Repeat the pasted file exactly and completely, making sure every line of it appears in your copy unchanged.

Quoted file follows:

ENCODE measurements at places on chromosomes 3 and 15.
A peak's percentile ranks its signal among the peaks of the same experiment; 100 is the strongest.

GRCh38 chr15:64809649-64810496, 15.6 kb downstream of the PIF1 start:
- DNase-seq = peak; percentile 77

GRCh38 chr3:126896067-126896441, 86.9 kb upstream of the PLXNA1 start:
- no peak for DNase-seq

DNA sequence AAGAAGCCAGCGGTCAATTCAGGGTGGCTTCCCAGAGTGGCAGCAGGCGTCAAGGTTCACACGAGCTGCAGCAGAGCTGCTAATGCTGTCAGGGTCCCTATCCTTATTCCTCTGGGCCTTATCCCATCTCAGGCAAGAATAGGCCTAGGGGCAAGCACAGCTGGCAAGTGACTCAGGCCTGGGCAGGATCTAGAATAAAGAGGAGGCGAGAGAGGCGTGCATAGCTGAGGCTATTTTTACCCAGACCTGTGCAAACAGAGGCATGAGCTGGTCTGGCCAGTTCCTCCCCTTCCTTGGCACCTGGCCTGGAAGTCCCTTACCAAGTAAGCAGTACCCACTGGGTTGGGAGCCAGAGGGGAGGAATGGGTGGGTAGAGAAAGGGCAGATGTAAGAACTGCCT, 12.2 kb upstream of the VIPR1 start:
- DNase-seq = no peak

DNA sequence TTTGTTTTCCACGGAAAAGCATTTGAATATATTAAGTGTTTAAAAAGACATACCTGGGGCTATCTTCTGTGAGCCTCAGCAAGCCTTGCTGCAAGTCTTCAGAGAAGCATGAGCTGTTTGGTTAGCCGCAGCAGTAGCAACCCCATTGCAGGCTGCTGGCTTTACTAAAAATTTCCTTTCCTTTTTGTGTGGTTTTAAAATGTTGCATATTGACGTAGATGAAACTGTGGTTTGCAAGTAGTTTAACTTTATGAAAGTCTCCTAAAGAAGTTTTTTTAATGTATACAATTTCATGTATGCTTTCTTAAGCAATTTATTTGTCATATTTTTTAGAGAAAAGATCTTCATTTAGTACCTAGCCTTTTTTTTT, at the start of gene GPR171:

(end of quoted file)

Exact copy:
ENCODE measurements at places on chromosomes 3 and 15.
A peak's percentile ranks its signal among the peaks of the same experiment; 100 is the strongest.

GRCh38 chr15:64809649-64810496, 15.6 kb downstream of the PIF1 start:
- DNase-seq = peak; percentile 77

GRCh38 chr3:126896067-126896441, 86.9 kb upstream of the PLXNA1 start:
- no peak for DNase-seq

DNA sequence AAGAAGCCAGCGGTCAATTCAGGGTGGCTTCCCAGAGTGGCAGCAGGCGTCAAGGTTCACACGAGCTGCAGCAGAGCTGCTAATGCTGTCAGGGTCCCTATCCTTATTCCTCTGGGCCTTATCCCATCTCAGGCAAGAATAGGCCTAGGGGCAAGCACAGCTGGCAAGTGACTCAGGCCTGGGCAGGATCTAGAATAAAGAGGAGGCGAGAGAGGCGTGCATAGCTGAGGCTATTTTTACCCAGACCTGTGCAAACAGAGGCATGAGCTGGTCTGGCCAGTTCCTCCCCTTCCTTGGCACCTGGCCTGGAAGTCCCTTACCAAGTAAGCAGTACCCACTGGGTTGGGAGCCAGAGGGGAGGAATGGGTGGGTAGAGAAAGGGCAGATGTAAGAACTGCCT, 12.2 kb upstream of the VIPR1 start:
- DNase-seq = no peak

DNA sequence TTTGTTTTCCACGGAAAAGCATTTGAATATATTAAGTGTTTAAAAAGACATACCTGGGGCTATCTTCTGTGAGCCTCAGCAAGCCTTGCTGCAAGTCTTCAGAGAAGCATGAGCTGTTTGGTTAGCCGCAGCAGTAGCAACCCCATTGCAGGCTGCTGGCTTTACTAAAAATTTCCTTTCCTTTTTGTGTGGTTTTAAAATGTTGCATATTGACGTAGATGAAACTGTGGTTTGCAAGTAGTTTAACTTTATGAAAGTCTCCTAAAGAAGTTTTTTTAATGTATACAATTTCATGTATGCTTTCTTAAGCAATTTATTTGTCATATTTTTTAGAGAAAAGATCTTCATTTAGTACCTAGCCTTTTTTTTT, at the start of gene GPR171: